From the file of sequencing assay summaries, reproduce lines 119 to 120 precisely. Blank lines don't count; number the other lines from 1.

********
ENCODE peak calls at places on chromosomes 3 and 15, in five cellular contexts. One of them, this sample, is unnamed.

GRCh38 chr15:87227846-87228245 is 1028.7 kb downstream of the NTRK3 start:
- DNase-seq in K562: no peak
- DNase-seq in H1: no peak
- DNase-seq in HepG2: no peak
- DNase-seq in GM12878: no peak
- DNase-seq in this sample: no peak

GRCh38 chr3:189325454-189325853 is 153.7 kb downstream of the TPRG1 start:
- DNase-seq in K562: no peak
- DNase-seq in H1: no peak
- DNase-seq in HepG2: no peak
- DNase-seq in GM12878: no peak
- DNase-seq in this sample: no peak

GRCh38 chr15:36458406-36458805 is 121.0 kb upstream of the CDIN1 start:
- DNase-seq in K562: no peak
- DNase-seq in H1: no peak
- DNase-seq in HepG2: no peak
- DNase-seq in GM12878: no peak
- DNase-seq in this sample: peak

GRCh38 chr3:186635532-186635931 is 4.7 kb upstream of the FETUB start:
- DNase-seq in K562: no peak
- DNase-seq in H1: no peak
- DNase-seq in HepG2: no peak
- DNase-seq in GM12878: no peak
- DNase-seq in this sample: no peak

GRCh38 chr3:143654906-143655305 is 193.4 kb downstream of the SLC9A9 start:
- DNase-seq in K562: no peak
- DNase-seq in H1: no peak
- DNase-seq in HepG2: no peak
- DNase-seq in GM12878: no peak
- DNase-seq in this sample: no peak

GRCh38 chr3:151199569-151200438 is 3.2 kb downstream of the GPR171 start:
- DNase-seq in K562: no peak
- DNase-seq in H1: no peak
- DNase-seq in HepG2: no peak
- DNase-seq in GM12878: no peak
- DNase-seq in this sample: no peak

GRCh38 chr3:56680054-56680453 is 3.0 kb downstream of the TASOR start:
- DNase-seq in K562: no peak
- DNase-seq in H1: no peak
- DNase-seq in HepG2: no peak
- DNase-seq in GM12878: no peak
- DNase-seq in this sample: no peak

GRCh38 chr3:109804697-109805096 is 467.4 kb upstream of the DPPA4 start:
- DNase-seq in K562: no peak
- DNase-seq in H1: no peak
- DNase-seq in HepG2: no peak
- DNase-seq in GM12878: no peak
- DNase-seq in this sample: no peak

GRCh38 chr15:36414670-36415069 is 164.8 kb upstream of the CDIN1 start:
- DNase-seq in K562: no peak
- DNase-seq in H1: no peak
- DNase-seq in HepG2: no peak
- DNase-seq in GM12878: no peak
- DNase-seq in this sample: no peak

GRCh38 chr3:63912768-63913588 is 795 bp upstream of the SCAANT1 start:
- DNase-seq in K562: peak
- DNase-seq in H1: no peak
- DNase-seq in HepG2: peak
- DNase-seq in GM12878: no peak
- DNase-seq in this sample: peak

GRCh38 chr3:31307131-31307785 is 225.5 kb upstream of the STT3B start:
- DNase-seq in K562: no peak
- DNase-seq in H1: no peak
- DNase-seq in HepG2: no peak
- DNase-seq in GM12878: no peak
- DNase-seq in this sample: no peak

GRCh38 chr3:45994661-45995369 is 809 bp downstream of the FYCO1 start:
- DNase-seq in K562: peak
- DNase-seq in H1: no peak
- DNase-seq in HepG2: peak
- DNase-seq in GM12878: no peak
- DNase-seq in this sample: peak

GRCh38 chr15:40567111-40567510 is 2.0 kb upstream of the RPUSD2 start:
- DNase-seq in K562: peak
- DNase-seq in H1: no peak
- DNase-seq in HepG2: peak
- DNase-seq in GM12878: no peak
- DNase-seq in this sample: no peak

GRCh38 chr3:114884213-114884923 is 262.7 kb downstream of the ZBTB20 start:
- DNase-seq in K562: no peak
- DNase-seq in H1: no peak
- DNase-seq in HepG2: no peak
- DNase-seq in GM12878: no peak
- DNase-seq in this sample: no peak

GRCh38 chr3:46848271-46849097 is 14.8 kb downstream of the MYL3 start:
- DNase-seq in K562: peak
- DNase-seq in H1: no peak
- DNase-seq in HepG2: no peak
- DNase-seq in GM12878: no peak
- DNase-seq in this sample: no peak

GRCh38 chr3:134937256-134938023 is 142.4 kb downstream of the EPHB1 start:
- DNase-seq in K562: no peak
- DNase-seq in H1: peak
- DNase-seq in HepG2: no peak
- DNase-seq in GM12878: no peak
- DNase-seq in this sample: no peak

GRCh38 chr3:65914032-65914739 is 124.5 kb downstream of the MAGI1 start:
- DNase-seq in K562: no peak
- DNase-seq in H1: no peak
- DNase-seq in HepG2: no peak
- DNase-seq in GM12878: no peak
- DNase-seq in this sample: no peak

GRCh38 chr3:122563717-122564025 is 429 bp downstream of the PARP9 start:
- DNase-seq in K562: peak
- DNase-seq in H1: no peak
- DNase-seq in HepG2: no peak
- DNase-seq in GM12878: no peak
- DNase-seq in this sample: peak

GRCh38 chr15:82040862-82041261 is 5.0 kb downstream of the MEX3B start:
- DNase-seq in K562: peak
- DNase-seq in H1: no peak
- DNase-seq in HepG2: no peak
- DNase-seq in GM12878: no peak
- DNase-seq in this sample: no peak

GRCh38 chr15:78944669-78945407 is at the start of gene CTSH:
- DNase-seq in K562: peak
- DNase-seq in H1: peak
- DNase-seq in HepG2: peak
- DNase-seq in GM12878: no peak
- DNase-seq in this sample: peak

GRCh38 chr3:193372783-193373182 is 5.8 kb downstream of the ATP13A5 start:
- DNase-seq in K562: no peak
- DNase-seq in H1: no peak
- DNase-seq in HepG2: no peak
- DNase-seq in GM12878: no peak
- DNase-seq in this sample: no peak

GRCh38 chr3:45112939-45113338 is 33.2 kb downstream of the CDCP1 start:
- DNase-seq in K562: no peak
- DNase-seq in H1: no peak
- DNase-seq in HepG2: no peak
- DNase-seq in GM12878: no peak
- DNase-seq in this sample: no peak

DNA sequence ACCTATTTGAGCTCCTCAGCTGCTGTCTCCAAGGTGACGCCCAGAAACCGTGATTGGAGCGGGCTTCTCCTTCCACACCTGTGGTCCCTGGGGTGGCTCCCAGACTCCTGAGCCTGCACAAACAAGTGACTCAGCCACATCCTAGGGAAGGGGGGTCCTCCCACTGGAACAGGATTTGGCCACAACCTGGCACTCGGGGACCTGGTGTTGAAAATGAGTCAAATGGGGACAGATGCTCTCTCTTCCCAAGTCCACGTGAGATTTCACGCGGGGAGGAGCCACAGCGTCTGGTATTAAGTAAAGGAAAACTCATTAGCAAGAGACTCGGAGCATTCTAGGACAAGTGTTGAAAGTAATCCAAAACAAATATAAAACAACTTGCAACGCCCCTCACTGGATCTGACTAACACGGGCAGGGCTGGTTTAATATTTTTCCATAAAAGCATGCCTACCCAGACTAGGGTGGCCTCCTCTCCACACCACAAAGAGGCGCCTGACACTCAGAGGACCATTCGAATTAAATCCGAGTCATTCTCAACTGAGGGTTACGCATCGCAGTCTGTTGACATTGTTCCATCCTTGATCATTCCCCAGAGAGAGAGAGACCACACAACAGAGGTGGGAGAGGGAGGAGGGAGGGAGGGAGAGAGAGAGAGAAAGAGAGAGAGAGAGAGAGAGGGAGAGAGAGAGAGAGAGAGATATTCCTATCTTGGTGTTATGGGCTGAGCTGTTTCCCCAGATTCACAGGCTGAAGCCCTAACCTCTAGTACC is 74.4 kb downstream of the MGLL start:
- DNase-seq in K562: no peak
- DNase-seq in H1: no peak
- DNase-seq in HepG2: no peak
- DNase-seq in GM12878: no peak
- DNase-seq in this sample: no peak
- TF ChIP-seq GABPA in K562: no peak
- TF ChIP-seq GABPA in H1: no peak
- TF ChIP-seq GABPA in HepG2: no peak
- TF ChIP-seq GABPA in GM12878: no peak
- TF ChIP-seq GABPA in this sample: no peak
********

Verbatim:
- DNase-seq in HepG2: peak
- DNase-seq in GM12878: no peak